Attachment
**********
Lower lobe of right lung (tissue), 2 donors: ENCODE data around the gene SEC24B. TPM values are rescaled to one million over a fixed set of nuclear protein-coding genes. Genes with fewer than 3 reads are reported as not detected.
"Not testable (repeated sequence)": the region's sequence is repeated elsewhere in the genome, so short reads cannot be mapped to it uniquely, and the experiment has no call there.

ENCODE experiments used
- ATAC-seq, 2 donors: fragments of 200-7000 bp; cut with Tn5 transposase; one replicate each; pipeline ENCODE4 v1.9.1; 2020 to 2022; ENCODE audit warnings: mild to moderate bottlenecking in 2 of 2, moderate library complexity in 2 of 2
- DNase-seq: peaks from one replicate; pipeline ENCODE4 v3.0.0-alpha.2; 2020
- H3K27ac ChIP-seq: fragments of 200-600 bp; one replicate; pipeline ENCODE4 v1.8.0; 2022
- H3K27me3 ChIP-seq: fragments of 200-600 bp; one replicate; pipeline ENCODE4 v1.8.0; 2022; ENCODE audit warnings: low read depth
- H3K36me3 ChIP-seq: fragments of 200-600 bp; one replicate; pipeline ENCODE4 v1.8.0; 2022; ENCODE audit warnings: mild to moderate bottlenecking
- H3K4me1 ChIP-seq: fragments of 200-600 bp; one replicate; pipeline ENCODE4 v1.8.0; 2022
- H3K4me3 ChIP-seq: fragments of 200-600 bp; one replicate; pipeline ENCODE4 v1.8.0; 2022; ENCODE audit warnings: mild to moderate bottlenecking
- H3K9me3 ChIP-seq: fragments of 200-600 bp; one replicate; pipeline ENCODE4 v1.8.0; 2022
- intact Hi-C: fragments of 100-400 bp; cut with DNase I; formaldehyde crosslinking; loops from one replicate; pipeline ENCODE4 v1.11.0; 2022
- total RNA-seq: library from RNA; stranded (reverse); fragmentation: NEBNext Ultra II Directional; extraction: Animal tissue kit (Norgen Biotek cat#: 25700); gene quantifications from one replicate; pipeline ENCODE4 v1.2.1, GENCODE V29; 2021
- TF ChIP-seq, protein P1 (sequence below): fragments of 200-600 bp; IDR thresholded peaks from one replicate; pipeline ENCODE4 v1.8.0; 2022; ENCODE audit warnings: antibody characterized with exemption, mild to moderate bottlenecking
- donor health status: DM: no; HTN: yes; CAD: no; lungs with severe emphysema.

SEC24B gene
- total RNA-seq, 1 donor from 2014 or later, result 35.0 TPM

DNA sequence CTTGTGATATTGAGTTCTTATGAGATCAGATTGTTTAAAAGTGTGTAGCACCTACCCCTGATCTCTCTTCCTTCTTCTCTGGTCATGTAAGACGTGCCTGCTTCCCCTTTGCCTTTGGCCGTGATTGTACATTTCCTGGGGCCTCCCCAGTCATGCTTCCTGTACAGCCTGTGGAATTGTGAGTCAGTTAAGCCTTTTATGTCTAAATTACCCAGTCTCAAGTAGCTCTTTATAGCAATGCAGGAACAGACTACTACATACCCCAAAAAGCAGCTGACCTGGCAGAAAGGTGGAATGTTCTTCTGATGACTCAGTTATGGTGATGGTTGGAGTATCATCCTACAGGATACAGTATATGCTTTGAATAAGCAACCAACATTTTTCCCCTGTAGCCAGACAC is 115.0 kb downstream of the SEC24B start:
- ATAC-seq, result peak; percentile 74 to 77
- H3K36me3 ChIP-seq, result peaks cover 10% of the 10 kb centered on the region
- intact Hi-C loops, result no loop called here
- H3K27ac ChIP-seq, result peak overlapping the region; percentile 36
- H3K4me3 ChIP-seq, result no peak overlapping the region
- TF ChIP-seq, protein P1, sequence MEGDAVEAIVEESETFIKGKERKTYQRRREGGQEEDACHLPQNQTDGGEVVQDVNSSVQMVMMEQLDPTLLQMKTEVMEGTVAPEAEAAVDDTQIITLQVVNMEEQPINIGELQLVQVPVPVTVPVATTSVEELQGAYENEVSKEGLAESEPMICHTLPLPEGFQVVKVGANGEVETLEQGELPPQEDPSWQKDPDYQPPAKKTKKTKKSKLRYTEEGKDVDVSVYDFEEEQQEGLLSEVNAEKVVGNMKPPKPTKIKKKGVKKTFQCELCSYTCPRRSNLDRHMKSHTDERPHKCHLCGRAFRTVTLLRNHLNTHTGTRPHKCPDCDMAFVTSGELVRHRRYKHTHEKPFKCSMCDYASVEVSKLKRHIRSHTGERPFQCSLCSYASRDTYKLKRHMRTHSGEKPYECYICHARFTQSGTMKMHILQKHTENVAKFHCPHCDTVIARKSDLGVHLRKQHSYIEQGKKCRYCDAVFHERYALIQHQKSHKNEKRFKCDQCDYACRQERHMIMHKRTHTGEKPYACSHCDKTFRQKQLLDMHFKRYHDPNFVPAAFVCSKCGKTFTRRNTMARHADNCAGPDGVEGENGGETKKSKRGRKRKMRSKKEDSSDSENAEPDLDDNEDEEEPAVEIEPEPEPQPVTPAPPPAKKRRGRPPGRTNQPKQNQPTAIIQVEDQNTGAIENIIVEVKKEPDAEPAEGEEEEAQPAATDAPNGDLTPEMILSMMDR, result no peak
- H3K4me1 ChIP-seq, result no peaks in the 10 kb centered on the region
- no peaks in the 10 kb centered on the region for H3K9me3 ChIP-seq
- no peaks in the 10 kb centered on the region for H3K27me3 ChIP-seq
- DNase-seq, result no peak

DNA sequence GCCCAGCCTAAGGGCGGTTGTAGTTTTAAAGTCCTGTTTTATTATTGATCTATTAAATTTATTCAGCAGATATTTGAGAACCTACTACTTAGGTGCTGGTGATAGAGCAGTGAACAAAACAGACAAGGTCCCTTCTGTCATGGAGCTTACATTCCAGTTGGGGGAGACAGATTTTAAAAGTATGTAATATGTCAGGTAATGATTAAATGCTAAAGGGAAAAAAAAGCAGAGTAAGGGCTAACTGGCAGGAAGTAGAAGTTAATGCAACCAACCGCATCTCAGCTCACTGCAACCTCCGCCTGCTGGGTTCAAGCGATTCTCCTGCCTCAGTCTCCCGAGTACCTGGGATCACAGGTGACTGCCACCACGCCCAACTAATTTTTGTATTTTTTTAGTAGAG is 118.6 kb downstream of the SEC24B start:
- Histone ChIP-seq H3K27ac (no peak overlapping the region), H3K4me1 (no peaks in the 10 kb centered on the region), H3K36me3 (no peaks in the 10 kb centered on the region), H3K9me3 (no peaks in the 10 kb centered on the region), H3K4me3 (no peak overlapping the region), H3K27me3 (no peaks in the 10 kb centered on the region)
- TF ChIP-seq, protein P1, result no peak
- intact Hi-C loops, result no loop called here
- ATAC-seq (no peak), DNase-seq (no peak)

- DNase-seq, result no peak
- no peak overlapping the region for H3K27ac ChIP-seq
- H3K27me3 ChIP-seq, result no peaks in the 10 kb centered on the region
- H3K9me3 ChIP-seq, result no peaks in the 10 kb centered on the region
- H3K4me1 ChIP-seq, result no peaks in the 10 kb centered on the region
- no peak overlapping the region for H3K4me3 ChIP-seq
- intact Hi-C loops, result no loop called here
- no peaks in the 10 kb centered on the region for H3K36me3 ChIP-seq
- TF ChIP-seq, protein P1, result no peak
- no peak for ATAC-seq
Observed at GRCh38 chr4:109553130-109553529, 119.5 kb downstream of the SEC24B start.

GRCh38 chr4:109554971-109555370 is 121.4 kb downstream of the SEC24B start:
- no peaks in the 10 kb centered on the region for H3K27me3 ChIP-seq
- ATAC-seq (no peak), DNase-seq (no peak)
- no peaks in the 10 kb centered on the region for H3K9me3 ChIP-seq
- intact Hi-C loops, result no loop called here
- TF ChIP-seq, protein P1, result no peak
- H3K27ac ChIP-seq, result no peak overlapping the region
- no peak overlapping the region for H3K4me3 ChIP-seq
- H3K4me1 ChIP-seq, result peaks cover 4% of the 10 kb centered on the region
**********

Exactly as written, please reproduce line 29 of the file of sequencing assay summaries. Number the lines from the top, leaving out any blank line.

DNA sequence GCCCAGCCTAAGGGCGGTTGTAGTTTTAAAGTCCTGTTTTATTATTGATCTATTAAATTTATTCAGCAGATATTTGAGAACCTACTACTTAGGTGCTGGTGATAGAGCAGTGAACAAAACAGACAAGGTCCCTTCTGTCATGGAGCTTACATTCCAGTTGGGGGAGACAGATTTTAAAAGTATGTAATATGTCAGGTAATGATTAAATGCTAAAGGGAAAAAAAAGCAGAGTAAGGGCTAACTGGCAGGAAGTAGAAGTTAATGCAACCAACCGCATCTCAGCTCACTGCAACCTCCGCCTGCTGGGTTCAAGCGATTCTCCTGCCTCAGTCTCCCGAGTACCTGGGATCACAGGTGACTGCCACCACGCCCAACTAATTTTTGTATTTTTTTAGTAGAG is 118.6 kb downstream of the SEC24B start: